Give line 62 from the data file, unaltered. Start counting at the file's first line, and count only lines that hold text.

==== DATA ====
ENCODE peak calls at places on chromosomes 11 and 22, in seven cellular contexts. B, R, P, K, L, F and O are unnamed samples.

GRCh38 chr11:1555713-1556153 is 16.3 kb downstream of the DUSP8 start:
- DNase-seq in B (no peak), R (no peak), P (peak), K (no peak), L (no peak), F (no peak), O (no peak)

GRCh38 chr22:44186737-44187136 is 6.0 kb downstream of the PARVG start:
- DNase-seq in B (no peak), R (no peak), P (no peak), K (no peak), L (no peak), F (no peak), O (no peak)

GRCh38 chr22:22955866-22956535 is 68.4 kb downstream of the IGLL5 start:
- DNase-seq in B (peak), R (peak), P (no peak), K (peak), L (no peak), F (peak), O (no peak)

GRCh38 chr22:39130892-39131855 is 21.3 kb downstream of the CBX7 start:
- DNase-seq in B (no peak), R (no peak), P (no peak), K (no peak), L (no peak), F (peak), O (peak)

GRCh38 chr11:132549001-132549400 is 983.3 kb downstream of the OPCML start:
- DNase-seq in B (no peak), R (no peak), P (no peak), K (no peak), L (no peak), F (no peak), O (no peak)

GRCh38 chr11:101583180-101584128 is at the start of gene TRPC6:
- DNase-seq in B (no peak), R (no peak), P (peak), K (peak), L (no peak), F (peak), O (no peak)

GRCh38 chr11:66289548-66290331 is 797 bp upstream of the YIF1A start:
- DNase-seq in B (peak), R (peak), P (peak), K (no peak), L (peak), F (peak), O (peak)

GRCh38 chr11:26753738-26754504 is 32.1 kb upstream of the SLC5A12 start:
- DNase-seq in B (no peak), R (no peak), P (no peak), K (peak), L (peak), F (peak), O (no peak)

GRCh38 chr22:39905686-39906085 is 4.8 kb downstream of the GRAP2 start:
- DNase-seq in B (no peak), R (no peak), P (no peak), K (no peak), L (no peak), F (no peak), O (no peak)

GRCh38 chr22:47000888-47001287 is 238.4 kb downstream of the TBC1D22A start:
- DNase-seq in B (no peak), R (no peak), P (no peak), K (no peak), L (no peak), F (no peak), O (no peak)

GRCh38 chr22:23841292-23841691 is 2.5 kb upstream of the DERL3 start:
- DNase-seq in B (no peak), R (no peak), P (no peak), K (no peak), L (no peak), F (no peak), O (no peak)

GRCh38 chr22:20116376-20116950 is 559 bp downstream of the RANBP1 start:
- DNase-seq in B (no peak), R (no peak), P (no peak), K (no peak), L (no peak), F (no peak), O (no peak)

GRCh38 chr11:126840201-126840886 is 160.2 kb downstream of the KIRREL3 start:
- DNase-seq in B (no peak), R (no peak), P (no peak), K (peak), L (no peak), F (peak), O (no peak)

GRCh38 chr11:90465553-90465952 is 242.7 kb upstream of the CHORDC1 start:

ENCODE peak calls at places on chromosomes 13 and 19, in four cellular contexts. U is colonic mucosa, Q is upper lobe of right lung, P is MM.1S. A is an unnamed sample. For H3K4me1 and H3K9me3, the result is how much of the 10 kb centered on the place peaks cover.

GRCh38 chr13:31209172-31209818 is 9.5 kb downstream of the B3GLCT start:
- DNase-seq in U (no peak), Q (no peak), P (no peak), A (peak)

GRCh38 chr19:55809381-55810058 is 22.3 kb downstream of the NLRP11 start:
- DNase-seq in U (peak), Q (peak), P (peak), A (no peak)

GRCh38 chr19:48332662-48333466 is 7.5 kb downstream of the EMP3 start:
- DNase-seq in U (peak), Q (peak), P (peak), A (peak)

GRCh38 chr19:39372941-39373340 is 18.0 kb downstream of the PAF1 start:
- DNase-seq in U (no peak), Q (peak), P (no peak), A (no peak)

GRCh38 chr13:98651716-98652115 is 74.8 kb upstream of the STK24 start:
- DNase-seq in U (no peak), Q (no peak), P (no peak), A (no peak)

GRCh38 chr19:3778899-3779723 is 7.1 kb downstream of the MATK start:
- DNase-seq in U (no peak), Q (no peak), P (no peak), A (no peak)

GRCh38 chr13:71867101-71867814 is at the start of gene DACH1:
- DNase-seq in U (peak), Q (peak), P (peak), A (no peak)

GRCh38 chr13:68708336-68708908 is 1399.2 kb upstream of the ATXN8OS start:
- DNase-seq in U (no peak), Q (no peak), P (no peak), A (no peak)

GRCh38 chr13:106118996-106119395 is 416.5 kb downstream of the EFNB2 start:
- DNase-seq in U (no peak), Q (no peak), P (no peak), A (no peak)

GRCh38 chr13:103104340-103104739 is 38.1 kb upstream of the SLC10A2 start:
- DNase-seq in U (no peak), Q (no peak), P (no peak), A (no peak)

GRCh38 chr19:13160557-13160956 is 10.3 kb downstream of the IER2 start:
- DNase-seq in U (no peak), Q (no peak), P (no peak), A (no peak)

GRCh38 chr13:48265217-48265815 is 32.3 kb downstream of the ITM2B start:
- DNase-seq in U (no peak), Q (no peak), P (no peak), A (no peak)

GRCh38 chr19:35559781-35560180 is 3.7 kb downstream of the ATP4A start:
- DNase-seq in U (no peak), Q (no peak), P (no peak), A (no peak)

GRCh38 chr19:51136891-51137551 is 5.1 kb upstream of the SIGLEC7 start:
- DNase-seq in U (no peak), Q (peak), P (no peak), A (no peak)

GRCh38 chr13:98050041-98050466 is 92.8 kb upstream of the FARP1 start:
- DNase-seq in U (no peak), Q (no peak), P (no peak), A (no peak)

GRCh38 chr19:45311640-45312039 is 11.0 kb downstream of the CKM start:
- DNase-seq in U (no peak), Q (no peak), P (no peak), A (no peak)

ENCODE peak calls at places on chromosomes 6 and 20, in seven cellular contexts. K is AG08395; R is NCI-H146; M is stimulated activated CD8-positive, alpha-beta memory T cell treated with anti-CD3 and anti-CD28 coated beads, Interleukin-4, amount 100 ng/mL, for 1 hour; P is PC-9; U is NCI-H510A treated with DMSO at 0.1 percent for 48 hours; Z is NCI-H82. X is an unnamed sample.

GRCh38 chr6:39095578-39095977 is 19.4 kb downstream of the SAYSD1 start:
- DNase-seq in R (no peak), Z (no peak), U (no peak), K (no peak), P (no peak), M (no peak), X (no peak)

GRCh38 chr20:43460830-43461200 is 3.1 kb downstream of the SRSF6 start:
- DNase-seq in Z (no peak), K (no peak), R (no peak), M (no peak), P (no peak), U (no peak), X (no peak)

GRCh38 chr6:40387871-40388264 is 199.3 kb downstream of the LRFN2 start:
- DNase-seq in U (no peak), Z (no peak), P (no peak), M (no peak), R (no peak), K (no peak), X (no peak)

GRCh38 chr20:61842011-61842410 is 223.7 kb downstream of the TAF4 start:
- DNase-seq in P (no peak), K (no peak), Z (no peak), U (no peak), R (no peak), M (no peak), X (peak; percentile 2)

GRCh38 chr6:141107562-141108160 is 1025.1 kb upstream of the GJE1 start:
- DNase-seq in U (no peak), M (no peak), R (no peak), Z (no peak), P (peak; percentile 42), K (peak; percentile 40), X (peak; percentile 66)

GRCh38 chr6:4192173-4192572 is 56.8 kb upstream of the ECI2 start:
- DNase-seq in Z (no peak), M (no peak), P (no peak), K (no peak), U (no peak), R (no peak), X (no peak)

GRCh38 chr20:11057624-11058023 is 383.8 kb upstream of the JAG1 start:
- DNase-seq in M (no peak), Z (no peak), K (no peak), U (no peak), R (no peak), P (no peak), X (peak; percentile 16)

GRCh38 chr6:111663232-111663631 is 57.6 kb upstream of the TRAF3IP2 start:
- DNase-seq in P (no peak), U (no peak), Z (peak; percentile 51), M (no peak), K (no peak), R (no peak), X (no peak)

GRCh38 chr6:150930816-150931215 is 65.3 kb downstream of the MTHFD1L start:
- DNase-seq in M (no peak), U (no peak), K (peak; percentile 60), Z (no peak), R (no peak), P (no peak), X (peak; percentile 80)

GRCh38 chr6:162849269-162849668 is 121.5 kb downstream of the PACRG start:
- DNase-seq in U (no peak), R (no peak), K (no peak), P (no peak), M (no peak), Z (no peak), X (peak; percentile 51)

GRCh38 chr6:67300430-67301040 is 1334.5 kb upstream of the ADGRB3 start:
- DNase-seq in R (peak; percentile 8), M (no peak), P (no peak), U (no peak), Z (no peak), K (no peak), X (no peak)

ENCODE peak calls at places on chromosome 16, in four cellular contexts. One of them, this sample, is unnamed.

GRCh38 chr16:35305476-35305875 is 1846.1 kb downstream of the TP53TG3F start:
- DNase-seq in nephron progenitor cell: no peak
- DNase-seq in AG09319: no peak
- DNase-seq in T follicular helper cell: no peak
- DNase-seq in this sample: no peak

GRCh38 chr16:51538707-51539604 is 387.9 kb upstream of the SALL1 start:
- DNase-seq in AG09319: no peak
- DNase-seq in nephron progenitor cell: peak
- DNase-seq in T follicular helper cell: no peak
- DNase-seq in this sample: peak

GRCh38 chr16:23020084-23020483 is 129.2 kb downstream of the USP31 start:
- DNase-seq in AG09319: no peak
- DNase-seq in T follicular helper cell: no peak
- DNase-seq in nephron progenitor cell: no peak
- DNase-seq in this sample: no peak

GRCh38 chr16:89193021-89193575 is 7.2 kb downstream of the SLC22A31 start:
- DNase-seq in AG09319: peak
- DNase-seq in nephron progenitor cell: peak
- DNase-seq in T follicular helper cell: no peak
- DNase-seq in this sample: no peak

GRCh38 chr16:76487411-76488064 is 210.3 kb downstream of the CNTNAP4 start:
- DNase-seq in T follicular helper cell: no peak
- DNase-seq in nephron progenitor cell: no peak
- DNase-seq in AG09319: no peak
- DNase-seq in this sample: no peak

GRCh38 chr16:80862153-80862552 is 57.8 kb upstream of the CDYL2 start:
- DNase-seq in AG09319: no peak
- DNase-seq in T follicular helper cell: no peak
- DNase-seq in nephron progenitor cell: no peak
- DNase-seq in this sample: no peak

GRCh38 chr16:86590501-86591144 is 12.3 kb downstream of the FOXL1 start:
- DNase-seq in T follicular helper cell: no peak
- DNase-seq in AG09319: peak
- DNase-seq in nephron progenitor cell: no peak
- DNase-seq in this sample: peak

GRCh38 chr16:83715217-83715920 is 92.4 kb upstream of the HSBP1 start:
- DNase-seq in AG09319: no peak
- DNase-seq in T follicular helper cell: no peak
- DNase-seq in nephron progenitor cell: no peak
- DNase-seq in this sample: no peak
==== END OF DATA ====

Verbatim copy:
ENCODE peak calls at places on chromosomes 6 and 20, in seven cellular contexts. K is AG08395; R is NCI-H146; M is stimulated activated CD8-positive, alpha-beta memory T cell treated with anti-CD3 and anti-CD28 coated beads, Interleukin-4, amount 100 ng/mL, for 1 hour; P is PC-9; U is NCI-H510A treated with DMSO at 0.1 percent for 48 hours; Z is NCI-H82. X is an unnamed sample.